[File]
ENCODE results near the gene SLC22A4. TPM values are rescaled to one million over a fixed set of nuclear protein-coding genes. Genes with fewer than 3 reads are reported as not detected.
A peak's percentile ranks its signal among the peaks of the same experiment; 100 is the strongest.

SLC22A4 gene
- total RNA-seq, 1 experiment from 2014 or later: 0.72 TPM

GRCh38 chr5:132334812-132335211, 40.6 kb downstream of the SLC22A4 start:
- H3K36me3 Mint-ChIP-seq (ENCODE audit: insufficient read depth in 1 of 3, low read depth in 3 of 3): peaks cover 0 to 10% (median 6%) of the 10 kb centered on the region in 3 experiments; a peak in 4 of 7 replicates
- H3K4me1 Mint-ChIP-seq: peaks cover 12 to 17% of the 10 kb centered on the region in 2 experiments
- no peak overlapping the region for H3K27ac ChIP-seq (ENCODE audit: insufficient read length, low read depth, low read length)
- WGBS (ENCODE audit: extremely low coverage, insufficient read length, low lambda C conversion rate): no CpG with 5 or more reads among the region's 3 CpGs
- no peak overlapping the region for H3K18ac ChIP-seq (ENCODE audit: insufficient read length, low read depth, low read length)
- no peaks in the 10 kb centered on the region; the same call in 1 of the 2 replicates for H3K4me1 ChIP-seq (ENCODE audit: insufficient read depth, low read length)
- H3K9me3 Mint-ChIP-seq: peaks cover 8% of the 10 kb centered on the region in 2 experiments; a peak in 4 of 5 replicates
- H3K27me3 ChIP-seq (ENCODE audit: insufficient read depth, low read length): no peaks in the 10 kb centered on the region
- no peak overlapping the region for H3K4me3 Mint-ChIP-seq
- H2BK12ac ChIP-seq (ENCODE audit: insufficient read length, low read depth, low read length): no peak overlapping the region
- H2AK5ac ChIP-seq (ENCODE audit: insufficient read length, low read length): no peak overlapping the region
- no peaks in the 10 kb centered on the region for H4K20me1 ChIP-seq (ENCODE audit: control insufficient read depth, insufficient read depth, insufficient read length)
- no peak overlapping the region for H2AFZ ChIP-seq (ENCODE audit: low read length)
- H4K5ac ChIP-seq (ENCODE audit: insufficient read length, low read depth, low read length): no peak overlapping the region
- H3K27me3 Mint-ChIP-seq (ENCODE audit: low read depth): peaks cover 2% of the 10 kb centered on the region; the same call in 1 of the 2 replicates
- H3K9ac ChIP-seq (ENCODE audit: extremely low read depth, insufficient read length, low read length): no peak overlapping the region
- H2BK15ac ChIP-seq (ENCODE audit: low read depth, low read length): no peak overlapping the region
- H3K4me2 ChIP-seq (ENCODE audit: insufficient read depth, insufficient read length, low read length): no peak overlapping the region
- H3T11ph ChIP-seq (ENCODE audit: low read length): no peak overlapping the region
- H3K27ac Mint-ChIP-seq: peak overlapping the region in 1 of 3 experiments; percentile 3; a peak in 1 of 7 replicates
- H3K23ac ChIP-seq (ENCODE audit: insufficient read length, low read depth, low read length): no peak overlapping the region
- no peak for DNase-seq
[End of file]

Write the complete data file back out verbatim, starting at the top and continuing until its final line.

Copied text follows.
ENCODE results near the gene SLC22A4. TPM values are rescaled to one million over a fixed set of nuclear protein-coding genes. Genes with fewer than 3 reads are reported as not detected.
A peak's percentile ranks its signal among the peaks of the same experiment; 100 is the strongest.

SLC22A4 gene
- total RNA-seq, 1 experiment from 2014 or later: 0.72 TPM

GRCh38 chr5:132334812-132335211, 40.6 kb downstream of the SLC22A4 start:
- H3K36me3 Mint-ChIP-seq (ENCODE audit: insufficient read depth in 1 of 3, low read depth in 3 of 3): peaks cover 0 to 10% (median 6%) of the 10 kb centered on the region in 3 experiments; a peak in 4 of 7 replicates
- H3K4me1 Mint-ChIP-seq: peaks cover 12 to 17% of the 10 kb centered on the region in 2 experiments
- no peak overlapping the region for H3K27ac ChIP-seq (ENCODE audit: insufficient read length, low read depth, low read length)
- WGBS (ENCODE audit: extremely low coverage, insufficient read length, low lambda C conversion rate): no CpG with 5 or more reads among the region's 3 CpGs
- no peak overlapping the region for H3K18ac ChIP-seq (ENCODE audit: insufficient read length, low read depth, low read length)
- no peaks in the 10 kb centered on the region; the same call in 1 of the 2 replicates for H3K4me1 ChIP-seq (ENCODE audit: insufficient read depth, low read length)
- H3K9me3 Mint-ChIP-seq: peaks cover 8% of the 10 kb centered on the region in 2 experiments; a peak in 4 of 5 replicates
- H3K27me3 ChIP-seq (ENCODE audit: insufficient read depth, low read length): no peaks in the 10 kb centered on the region
- no peak overlapping the region for H3K4me3 Mint-ChIP-seq
- H2BK12ac ChIP-seq (ENCODE audit: insufficient read length, low read depth, low read length): no peak overlapping the region
- H2AK5ac ChIP-seq (ENCODE audit: insufficient read length, low read length): no peak overlapping the region
- no peaks in the 10 kb centered on the region for H4K20me1 ChIP-seq (ENCODE audit: control insufficient read depth, insufficient read depth, insufficient read length)
- no peak overlapping the region for H2AFZ ChIP-seq (ENCODE audit: low read length)
- H4K5ac ChIP-seq (ENCODE audit: insufficient read length, low read depth, low read length): no peak overlapping the region
- H3K27me3 Mint-ChIP-seq (ENCODE audit: low read depth): peaks cover 2% of the 10 kb centered on the region; the same call in 1 of the 2 replicates
- H3K9ac ChIP-seq (ENCODE audit: extremely low read depth, insufficient read length, low read length): no peak overlapping the region
- H2BK15ac ChIP-seq (ENCODE audit: low read depth, low read length): no peak overlapping the region
- H3K4me2 ChIP-seq (ENCODE audit: insufficient read depth, insufficient read length, low read length): no peak overlapping the region
- H3T11ph ChIP-seq (ENCODE audit: low read length): no peak overlapping the region
- H3K27ac Mint-ChIP-seq: peak overlapping the region in 1 of 3 experiments; percentile 3; a peak in 1 of 7 replicates
- H3K23ac ChIP-seq (ENCODE audit: insufficient read length, low read depth, low read length): no peak overlapping the region
- no peak for DNase-seq